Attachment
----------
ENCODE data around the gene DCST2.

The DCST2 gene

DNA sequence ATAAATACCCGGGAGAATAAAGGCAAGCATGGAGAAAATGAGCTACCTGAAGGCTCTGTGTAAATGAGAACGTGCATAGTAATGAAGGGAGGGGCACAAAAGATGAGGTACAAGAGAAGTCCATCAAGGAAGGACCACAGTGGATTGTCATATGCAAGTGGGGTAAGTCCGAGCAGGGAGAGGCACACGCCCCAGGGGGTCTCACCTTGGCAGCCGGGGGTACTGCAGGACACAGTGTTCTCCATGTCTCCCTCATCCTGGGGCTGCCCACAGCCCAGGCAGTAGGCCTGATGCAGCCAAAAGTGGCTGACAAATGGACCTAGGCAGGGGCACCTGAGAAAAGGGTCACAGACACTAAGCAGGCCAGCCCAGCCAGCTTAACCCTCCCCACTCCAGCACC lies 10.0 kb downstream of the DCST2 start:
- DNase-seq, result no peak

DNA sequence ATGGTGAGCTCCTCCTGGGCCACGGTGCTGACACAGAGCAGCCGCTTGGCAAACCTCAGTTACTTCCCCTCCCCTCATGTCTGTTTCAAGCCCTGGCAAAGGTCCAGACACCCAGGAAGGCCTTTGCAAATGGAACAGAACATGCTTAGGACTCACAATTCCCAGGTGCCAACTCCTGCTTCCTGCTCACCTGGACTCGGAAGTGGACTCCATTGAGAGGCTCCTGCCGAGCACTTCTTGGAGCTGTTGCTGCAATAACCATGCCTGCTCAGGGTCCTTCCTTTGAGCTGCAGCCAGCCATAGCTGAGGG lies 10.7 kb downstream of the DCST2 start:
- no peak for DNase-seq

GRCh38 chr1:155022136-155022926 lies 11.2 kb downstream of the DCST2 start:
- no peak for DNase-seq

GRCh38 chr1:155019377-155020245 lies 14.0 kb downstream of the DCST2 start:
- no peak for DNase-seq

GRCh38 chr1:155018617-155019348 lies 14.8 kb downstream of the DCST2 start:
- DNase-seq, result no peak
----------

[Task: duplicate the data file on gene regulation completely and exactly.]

ENCODE data around the gene DCST2.

The DCST2 gene

DNA sequence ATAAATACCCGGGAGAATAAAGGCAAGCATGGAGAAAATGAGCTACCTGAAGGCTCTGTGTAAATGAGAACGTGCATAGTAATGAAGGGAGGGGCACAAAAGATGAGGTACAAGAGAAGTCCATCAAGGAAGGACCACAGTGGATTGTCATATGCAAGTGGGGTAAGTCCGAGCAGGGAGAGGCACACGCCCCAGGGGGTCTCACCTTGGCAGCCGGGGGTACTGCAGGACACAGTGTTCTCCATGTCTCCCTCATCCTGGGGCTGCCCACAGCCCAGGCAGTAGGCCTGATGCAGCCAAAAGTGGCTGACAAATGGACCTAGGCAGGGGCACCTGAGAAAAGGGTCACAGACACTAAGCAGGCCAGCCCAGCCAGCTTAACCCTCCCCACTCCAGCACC lies 10.0 kb downstream of the DCST2 start:
- DNase-seq, result no peak

DNA sequence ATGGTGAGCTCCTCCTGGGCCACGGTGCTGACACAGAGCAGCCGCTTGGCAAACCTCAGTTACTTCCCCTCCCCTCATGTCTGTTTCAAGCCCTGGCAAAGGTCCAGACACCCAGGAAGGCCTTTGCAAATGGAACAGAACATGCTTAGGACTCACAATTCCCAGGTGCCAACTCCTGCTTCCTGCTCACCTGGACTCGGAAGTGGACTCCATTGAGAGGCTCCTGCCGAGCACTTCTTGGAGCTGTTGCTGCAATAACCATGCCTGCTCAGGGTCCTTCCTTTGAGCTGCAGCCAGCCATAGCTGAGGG lies 10.7 kb downstream of the DCST2 start:
- no peak for DNase-seq

GRCh38 chr1:155022136-155022926 lies 11.2 kb downstream of the DCST2 start:
- no peak for DNase-seq

GRCh38 chr1:155019377-155020245 lies 14.0 kb downstream of the DCST2 start:
- no peak for DNase-seq

GRCh38 chr1:155018617-155019348 lies 14.8 kb downstream of the DCST2 start:
- DNase-seq, result no peak